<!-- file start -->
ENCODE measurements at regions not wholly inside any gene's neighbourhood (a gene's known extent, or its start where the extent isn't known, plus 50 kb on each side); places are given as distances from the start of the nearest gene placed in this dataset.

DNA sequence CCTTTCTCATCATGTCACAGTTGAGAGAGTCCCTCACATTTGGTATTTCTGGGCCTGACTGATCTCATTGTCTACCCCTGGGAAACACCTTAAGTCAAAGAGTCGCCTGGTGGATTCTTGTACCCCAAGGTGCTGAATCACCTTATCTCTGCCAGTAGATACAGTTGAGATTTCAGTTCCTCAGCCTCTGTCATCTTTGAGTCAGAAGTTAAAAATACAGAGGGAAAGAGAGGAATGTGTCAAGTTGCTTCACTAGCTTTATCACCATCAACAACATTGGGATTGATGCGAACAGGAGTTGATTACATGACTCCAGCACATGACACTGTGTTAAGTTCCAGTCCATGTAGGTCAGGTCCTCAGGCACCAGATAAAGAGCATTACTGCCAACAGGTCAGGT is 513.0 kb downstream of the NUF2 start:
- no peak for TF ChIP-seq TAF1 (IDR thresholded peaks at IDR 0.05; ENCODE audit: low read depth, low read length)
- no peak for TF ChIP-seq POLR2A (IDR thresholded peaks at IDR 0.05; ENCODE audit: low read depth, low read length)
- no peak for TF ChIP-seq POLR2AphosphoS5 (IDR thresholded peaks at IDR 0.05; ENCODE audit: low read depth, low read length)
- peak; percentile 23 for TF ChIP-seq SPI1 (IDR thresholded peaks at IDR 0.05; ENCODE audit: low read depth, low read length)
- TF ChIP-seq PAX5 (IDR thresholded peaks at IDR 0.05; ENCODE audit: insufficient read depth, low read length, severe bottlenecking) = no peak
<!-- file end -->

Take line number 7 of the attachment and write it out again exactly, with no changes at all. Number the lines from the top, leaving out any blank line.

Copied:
- TF ChIP-seq PAX5 (IDR thresholded peaks at IDR 0.05; ENCODE audit: insufficient read depth, low read length, severe bottlenecking) = no peak